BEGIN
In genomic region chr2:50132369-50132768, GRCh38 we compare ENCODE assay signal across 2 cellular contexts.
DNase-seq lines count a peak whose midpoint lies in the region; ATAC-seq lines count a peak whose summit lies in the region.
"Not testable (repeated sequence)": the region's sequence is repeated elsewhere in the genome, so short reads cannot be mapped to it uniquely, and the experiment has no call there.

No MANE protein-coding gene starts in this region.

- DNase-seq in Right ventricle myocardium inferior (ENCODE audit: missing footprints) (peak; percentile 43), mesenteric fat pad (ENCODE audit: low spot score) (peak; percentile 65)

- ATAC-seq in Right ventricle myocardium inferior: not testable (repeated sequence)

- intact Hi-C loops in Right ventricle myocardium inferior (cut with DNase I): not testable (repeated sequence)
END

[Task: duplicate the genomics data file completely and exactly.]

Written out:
In genomic region chr2:50132369-50132768, GRCh38 we compare ENCODE assay signal across 2 cellular contexts.
DNase-seq lines count a peak whose midpoint lies in the region; ATAC-seq lines count a peak whose summit lies in the region.
"Not testable (repeated sequence)": the region's sequence is repeated elsewhere in the genome, so short reads cannot be mapped to it uniquely, and the experiment has no call there.

No MANE protein-coding gene starts in this region.

- DNase-seq in Right ventricle myocardium inferior (ENCODE audit: missing footprints) (peak; percentile 43), mesenteric fat pad (ENCODE audit: low spot score) (peak; percentile 65)

- ATAC-seq in Right ventricle myocardium inferior: not testable (repeated sequence)

- intact Hi-C loops in Right ventricle myocardium inferior (cut with DNase I): not testable (repeated sequence)